2
Basic Cytogenetics and the Role of Genetics in Cancer Development
Fig. 2.4 G banded karyotype showing
a t(9;22)(q34;q11) translocation
corresponding to the so-called F
’hiladelphia (ph)
chromosome. Arrows indicate the derivative
chromosomes 9 and 22 involved in the
translocation.
Different types of probes, including the centromeric, the locus
specific, and the whole chromosome probes, are described:
• Centromeric probes are the most sensitive. They bind
to highly repetitive juxtacentromeric heterochromatin.
Their strong signal remains very easily detectable on
tissue sections. They are preferentially used for detect-
ing gains and losses of entire chromosomes, namely
aneusomies.
• Locus-specific probes are designed to detect unique
sequences spanning specific genomic loci. They are
used to detect specific gene amplifications, duplica-
tions, deletions, or chromosomal translocations. These
latter can be revealed by fusion of colors with the use
of dual-colour probes flanking chromosomal break-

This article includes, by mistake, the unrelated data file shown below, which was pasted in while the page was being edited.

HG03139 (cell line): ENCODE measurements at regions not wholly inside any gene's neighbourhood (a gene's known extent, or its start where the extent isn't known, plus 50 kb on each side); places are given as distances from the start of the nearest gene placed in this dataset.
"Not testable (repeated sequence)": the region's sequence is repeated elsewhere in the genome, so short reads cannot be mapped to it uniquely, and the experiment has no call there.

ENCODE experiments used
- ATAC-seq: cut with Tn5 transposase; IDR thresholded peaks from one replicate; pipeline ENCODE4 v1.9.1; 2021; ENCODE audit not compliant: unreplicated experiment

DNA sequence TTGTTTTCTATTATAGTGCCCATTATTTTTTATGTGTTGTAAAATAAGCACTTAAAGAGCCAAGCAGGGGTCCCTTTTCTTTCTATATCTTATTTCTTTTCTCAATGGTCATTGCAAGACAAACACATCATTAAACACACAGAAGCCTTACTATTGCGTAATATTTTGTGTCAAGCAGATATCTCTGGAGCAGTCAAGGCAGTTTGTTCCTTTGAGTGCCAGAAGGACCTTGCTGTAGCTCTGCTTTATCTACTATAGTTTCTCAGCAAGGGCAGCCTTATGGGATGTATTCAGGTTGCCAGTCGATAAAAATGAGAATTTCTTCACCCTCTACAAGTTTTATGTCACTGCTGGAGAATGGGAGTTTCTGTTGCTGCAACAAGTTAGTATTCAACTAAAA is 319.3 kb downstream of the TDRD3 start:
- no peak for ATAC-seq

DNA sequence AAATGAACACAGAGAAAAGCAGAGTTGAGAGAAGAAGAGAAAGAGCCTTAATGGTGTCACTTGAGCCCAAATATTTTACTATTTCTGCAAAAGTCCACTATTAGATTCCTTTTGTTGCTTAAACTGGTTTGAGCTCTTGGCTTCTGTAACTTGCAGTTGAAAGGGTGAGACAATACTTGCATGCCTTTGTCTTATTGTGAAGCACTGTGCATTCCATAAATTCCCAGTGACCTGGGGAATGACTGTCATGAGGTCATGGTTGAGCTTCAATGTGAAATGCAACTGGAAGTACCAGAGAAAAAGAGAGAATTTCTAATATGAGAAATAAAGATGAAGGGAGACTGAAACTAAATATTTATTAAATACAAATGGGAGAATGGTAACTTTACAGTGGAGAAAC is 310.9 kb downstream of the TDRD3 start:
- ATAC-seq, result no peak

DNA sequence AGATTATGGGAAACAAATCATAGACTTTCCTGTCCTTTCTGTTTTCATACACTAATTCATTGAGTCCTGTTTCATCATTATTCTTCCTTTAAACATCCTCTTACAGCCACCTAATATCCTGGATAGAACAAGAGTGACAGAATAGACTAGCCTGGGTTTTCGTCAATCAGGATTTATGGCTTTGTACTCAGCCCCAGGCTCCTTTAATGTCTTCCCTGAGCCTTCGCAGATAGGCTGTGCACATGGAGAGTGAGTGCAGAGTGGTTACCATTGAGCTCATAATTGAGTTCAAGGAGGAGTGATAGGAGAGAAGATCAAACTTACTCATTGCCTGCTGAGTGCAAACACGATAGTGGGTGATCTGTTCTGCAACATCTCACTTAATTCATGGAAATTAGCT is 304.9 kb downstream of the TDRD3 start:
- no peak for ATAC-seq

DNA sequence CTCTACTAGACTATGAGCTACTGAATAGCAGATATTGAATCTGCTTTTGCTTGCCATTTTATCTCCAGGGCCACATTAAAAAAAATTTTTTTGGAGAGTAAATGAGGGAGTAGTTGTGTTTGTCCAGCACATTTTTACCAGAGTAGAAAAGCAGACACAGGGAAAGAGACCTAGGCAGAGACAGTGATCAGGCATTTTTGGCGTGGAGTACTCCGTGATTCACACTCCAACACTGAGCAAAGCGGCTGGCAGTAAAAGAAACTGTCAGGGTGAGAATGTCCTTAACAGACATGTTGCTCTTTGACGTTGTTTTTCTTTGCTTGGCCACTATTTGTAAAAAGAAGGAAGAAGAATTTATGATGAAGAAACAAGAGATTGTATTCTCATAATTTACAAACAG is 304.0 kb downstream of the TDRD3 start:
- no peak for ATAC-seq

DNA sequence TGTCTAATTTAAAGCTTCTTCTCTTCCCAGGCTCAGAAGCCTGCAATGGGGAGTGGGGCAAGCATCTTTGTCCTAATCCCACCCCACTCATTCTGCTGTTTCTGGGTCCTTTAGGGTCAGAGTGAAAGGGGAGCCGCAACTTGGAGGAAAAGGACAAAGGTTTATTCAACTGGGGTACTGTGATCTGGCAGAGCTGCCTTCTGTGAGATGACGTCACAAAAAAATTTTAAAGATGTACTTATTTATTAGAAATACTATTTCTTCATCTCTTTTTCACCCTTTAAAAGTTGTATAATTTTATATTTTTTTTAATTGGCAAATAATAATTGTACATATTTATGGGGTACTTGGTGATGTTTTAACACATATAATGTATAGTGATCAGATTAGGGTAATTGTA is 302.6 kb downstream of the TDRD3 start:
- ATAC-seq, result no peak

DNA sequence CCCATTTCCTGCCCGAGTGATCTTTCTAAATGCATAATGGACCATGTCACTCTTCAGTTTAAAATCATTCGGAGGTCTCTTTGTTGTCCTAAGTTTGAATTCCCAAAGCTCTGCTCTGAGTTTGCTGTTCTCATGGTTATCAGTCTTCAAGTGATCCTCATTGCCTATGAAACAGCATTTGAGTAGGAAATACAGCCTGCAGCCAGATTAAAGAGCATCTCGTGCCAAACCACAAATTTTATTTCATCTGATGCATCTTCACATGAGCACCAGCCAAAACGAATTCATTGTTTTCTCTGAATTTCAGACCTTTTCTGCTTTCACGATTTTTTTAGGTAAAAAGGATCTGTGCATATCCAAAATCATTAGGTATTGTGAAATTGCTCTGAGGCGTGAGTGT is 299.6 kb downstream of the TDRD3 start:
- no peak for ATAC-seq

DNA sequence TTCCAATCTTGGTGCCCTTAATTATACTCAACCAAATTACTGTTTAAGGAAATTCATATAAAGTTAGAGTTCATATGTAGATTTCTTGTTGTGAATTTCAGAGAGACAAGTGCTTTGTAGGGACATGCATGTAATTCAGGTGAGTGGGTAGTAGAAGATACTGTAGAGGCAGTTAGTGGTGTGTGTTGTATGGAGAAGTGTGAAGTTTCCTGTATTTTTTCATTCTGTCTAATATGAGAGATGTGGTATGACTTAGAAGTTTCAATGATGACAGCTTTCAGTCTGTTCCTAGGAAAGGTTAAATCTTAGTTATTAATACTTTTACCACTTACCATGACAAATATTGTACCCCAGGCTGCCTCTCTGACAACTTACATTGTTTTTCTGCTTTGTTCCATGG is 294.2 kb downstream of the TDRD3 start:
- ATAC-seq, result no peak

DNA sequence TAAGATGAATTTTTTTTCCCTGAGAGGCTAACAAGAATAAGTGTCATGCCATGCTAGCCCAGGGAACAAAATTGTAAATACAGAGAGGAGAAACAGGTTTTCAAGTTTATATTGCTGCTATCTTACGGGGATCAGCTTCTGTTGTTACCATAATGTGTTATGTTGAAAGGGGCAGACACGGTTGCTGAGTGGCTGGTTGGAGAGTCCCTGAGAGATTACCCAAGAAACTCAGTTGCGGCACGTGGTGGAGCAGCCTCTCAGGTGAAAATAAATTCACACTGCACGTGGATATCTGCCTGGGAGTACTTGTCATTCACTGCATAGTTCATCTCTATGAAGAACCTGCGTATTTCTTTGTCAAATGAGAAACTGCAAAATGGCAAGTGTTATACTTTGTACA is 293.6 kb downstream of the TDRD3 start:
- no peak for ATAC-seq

points involved in translocations.
• Whole chromosome probes, known as chromo-
some painting, reveal the whole chromosome except
the centromeric region. They are used to identify
the origin of chromosomal markers such as ring
chromosomes and to refine complex chromosomal
translocations.
In congenital diseases, the use of probes has advantageously
circumvented the metaphase search for frequent trisomies or
microdeletion syndromes. Although banding analysis remains
the standard for identifying acquired chromosome abnor-
malities in cancer, FISH is now used as an easy and reliable
technical substitute to search for well-documented specific
chromosomal abnormalities in metaphase or interphase cells.
Nowadays, FISH is used on a regular basis as a complementary
tool to conventional cytogenetics, justifying the term "molecu-
lar cytogenetics."
The FICTION Technique
Fluorescent immunophenotyping and interphase cytogenetics
as a tool for the investigation of neoplasms (FICTION) is a
combination of fluorescent immunophenotyping and in situ
hybridization, making it possible to study genetic abnormalities
Fig. 2.5 G-banding karyotype compared to the ideogram
according to
ISCN 1985.
in phenotypically selected cells.9 The technical principle and
main practical applications of this method will be discussed
later in this chapter. Suffice to say it is currently used to detect
recurrent chromosomal abnormalities in multiple myeloma at
diagnosis. This method may be applied to any type of tumor cell
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